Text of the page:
Sub CreateNewSheet()Dim origSheet As WorksheetDim newSheet As Worksheet   Set origSheet = ThisWorkbook.ActiveSheet   Set newSheet = Sheets.Add ' Add a new sheet.   origSheet.Activate ' Go back to the original sheet.   origSheet.UsedRange.Copy ' Copy the used range.   newSheet.Activate ' Go to the new sheet.   ActiveSheet.Paste ' Paste the information from the original.End Sub				
Microsoft has confirmed that this is a problem in the Microsoft products that are listed in the "Applies to" section.
More information
Microsoft has changed the way Excel names a copy of a worksheet in Visual Basic for Applications. In Excel 97, when you copy a worksheet, Visual Basic for Applications gives the new worksheet a (Name) property by adding a 1 to the end of the (Name) property of the original sheet. If the (Name) property of the original sheet is "Sheet1", the (Name) property of the copied sheet becomes "Sheet11". This fails after a number of iterations, when the sheet (Name) property becomes longer than 32 characters. At this point, Excel 97 stops responding (crashes).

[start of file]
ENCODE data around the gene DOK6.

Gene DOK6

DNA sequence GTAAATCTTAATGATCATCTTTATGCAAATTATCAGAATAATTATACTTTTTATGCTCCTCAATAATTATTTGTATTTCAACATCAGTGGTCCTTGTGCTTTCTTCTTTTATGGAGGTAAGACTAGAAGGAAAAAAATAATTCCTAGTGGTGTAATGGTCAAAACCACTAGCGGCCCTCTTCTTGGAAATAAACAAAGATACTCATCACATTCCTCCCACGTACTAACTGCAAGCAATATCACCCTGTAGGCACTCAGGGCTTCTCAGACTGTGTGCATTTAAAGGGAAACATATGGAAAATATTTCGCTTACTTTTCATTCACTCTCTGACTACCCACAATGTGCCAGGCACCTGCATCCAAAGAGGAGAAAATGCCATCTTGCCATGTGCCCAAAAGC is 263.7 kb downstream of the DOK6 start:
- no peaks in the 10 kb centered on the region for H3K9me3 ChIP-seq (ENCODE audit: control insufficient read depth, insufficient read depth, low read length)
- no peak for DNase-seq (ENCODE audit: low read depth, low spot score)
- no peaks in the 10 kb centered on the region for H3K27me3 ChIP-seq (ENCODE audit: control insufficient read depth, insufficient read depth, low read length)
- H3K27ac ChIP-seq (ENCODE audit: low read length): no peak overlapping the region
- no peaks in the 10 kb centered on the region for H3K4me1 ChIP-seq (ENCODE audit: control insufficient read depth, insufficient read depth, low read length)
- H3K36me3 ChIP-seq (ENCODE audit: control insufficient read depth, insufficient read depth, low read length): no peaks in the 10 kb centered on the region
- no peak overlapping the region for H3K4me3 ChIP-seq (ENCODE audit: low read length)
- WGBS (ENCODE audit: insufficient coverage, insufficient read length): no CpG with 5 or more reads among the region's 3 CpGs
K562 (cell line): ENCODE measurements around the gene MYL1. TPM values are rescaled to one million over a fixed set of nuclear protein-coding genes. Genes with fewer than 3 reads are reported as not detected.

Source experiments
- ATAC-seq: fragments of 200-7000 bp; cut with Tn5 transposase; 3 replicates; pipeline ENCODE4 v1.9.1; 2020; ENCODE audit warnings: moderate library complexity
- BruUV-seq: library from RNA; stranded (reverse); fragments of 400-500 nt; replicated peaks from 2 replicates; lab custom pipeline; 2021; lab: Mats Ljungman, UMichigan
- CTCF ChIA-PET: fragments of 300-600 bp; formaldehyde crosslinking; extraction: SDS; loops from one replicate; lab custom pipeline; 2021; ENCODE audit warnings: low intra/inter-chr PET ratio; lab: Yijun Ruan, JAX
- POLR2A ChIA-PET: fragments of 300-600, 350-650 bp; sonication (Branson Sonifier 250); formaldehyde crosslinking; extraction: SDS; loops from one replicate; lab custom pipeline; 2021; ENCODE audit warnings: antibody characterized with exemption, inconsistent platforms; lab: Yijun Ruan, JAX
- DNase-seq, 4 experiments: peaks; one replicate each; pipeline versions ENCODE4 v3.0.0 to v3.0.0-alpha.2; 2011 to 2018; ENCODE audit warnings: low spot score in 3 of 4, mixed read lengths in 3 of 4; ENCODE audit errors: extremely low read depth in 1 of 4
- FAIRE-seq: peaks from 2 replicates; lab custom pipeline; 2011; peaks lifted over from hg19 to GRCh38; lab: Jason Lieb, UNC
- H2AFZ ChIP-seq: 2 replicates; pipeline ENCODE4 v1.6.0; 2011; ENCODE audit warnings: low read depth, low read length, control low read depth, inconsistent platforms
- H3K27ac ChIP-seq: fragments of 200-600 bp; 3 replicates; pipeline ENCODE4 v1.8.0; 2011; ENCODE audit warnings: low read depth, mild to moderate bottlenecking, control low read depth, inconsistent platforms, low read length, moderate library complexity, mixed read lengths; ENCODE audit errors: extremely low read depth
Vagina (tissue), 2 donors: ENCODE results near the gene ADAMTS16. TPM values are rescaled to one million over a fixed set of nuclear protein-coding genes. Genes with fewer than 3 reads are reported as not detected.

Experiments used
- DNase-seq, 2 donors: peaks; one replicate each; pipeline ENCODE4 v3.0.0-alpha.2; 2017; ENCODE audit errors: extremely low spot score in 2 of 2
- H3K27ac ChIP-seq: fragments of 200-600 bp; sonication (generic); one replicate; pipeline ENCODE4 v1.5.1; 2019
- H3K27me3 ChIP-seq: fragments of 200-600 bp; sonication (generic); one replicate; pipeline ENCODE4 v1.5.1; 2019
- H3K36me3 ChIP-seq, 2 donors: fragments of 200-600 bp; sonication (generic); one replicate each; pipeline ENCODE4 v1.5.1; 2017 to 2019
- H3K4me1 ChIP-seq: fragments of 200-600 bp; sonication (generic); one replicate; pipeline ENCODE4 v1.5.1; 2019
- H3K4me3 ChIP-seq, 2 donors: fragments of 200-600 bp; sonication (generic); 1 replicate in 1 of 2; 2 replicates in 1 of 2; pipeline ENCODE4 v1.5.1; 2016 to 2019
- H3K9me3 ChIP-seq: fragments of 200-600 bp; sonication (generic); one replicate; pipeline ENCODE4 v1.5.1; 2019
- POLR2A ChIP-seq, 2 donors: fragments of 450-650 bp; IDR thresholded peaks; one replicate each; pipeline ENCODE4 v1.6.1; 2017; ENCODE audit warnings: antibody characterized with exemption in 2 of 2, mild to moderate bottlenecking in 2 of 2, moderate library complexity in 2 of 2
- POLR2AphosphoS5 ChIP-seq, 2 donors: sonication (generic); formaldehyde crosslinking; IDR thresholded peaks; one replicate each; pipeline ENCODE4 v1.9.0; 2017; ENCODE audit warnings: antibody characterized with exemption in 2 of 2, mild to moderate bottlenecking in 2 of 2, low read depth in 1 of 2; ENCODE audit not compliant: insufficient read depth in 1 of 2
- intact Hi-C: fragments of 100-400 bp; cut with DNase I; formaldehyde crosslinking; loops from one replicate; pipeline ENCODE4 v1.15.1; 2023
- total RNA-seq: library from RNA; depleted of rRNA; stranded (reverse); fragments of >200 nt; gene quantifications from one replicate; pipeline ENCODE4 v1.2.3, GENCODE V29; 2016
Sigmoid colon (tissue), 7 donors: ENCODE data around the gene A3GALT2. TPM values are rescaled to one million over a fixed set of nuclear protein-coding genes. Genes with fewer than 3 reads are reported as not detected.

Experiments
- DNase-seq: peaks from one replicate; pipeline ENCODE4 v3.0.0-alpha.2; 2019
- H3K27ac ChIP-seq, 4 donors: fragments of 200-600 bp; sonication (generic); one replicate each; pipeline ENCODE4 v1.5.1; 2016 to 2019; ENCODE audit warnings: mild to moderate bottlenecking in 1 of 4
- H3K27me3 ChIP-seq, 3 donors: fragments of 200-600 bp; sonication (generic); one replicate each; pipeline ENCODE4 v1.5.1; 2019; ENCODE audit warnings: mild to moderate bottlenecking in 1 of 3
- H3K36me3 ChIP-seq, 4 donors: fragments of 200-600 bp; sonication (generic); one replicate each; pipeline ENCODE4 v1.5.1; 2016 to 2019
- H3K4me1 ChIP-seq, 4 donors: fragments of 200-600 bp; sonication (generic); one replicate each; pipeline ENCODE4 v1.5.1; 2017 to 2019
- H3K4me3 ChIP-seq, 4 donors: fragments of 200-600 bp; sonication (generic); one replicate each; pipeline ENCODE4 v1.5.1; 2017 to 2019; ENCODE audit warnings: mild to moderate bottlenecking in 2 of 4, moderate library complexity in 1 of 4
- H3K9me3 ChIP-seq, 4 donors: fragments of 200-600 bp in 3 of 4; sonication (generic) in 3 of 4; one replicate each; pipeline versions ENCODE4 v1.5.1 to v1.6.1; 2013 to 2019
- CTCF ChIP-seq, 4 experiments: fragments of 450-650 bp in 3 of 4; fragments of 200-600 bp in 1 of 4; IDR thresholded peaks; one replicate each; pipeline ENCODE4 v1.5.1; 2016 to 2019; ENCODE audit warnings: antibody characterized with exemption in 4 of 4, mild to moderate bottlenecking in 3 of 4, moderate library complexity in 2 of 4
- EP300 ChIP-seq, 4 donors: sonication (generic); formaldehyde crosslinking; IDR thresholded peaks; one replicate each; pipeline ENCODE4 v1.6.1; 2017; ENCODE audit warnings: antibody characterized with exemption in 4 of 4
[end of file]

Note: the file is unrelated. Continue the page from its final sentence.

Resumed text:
In Excel 2000, Visual Basic for Applications numerically increments the (Name) property, rather than adding a 1 on the end. Therefore, this problem is not likely to occur when you make multiple worksheet copies in Excel 2000.

To view the (Name) property, follow these steps:
  1. Press ALT+F11 to switch to the Visual Basic Editor.
  2. On the View menu, click Project Explorer.
  3. In the Project window, click the plus sign next to the VBAProject name of the workbook to expand the tree.
  4. Click the plus sign next to the Microsoft Excel Objects folder to see the worksheets.
  5. Select the last workbook on the tree.
  6. On the View menu, click Properties Window.
  7. In the Properties window, click the Alphabetic tab. View the top item which should be (Name).

    Normally, you can edit this name in the box to the right.
NOTE: Editing the (Name) property after the problem has occurred does not solve the problem. If you reopen the problem file in Excel 97, switch to the Visual Basic Editor, shorten the text of the worksheet (Name) property that is longer than 31 characters, and try to save the file, Excel crashes and the save fails. Details show:
Excel has caused an invalid page fault in module Ole32.dll at 015f:7ff3da31
This same error message occurs if you delete the last worksheet copied and save the file.
For more information about how to move or copy sheets , click Microsoft Excel Help on the Help menu, type Move sheets in the Office Assistant or the Answer Wizard, and then click Search to view the topic.
XL2000 dtir VBE6.DLL

Article ID: 236299 - Last Review: 12/05/2015 15:07:25 - Revision: 7.0

Microsoft Excel 2000 Standard Edition

  • kbnosurvey kbarchive kbautomation kbprogramming kbxlerrnum kbopenfile kbbug kbpending KB236299